Even though minidump files aren’t exactly easy to decipher, you can analyze them with a tool like Windows Debugger (WinDbg).

  • Download and install the Windows Debugging Tool and the correct symbol package for Windows 10.
  • Type “WinDbg” (no quotes) in the Start window and click to launch when it shows up in the results.
  • In the File tab, click Symbol File Path and navigate to the location of the downloaded symbol package.
  • Click Open Crash Dump in the File tab and select the latest minidump file from C:\Windows\Minidump.
  • Type “analyze -v” (without quotes) in the input box and press Enter to begin analyzing the minidump.
  • Check under the MODULE_NAME and IMAGE_NAME headings to find the culprit driver causing the BSOD issue.

As you can see, this method is a bit on the technical side. It is easy to get lost unless you’re well versed in the intricacies of using developer tools for Windows.

If you don’t have the time to labor over finding whichever driver is responsible for your CMUSBDAC.sys error, you can just update all your drivers in one fell swoop.

This not only brings your hardware drivers up to date but also eliminates the problematic driver by replacing it with a new/uncorrupted version.

As a matter of fact, the most effective way to get rid of driver-related errors is by updating all your drivers.

You may use the method described in the section on the C-Media USB Device Audio Class Driver Device Driver to update or install the latest versions of all the drivers on your computer, or at least those you believe require updating.

Сhances are Windows won’t find some of these drivers through the “Update driver feature in Device Manager.

Therefore, to get rid of blue screen of death errors on your computer if you don’t know which driver in particular is causing it, you’re left with two options: you can update your drivers manually or do so with the aid of automatic driver updating software.

Update all drivers

Generally speaking, device manufacturers always want the hardware they produce to work on newer computers and later versions of operating systems. Hence, they release updated versions of hardware drivers for these devices, which they place on their websites.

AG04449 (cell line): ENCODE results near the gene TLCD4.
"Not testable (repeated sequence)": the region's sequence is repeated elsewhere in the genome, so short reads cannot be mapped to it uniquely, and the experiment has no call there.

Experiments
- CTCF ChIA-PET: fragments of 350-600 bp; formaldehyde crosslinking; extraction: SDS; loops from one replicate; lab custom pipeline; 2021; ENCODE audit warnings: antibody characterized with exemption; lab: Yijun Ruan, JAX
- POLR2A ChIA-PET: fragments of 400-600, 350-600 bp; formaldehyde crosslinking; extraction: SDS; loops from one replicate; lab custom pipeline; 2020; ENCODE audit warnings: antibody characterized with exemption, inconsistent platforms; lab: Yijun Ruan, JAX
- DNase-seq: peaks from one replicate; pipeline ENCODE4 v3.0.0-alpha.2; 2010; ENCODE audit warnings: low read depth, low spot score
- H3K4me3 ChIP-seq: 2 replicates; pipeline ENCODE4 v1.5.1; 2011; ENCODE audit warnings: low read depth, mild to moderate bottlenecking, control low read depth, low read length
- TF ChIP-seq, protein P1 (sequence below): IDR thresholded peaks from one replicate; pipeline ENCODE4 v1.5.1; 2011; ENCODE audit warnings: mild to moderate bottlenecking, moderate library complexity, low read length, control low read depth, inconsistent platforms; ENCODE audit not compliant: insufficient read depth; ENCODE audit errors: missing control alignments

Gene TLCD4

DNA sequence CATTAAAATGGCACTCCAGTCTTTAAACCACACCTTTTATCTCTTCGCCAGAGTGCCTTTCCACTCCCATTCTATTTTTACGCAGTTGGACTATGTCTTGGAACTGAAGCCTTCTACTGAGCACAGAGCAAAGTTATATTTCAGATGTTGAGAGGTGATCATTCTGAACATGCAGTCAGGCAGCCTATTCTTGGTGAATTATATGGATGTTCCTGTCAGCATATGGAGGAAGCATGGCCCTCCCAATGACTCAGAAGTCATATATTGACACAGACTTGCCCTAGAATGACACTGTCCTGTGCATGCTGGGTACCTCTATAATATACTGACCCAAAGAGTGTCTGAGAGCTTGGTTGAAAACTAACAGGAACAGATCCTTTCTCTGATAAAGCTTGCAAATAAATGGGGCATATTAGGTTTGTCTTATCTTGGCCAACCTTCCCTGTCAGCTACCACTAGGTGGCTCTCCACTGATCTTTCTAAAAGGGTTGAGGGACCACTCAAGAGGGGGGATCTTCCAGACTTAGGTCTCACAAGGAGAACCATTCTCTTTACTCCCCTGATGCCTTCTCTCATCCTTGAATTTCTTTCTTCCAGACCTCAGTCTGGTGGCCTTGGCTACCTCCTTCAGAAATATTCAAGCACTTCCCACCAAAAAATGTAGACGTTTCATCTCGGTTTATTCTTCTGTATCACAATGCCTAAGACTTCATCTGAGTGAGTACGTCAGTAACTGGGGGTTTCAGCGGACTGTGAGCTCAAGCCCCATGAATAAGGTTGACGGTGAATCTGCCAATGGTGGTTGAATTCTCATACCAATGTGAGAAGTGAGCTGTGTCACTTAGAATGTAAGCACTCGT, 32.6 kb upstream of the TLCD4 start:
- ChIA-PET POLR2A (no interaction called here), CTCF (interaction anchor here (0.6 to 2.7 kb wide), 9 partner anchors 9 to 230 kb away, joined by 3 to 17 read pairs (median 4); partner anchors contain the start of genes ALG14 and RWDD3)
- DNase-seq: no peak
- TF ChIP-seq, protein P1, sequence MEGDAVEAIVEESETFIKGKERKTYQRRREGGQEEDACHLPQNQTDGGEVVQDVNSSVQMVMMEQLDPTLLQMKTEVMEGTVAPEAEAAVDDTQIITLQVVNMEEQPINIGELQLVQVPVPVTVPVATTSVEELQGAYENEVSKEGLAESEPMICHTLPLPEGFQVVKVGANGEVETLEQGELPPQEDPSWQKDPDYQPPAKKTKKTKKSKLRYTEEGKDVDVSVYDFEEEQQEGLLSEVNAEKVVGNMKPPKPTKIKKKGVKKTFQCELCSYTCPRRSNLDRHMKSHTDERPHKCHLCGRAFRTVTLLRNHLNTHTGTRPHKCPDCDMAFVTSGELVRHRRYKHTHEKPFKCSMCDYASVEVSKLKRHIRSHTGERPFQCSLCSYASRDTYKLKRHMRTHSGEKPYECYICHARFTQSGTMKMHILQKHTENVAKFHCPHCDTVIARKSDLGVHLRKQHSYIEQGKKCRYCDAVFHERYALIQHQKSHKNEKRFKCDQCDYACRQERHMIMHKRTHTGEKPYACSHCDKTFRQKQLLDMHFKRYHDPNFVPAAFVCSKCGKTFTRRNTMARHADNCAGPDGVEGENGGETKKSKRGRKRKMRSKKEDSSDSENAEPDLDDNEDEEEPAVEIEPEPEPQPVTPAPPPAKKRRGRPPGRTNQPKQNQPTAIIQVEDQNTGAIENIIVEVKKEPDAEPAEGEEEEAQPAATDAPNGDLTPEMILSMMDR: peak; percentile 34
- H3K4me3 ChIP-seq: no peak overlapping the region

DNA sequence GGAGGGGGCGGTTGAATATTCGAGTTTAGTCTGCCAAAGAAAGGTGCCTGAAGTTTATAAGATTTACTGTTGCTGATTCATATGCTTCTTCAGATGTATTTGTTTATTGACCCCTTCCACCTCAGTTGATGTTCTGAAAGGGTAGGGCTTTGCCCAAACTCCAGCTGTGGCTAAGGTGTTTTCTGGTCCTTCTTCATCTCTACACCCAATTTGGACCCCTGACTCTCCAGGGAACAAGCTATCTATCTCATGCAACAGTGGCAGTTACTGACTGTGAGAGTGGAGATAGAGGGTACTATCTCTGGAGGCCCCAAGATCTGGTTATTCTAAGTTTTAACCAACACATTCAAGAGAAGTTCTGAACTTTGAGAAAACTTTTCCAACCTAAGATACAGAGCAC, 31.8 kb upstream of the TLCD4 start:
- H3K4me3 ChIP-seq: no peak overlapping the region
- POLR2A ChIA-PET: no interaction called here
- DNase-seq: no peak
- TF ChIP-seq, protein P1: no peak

• As long as you know what you are looking for, you can proceed to the manufacturer’s website to download the latest hardware drivers for the devices on your computer.
  • You will need to ensure that the name and model of your hardware corresponds to the driver you have downloaded. Moreover, you must make sure that the driver you downloaded is the right one for your operating system.
It sounds like a lot of work, especially if you’re updating multiple device drivers developed by different manufacturers.

This is compounded by the fact that some of these OEMs are hard to track down online, and the drivers you are looking for might be tucked away in some obscure corner of their website. Even so, as long as you have the will to put in the effort, you will most likely get what you need in the end.

  • Once you’ve downloaded everything on your computer, click a driver file and let the installer guide you through the installation. You might have to extract the driver file from an archive first before you can proceed with the installation. Repeat the process for each downloaded driver file.

Update drivers automatically

The previous method sounds like a lot of fun, doesn't it? It seems like an awful lot of time spent chasing files that are no larger than a few megabytes at best. If you don't want to expend all your energy on what might turn out to be a wild goose chase, you can automatically bring your drivers up to date with Auslogics Driver Updater. It is a safe, fast, and intuitive tool that updates all drivers on your PC in one click to prevent device conflicts and ensure smooth hardware operation. It will give you a report on outdated or missing drivers it detects and let you quickly update them to the latest manufacturer-recommended versions.

Here is how to use Auslogics Driver Updater:

  • Download and install the software.
  • Launch Auslogics Driver Updater and connect your PC to the Internet.
  • Click the green Start Scan button, and Driver Updater will search your system for faulty, missing, and outdated drivers.
  • A list of drivers that require updates will be shown by category. Click Expand list to view them all.

If you like what you’ve seen, you can upgrade to the full version. It will scan your devices and update them all with a single click to ensure smoother performance.

Keep in mind
It is always recommended to bring all the drivers on your machine, and not just the ones for your portable devices, to the latest versions.

You might think a certain hardware driver might be the culprit and want to update just that one, but updating everything saves you from regret if you’re mistaken.

Moreover, it replaces other problematic drivers that will eventually bring more annoyances later.

How to Resolve the CMUSBDAC.sys Blue Screen of Death in Windows: Answered

The CMUSBDAC.sys SYSTEM_THREAD_EXCEPTION_NOT_HANDLED blue screen of death error is an example of how a seemingly small issue can cause huge complications, like a BSOD loop. In the worst-case scenario, some affected users had to resort to reinstalling Windows 10 completely. However, with the fixes we have provided here, chances are you won’t need to resort to such a drastic measure.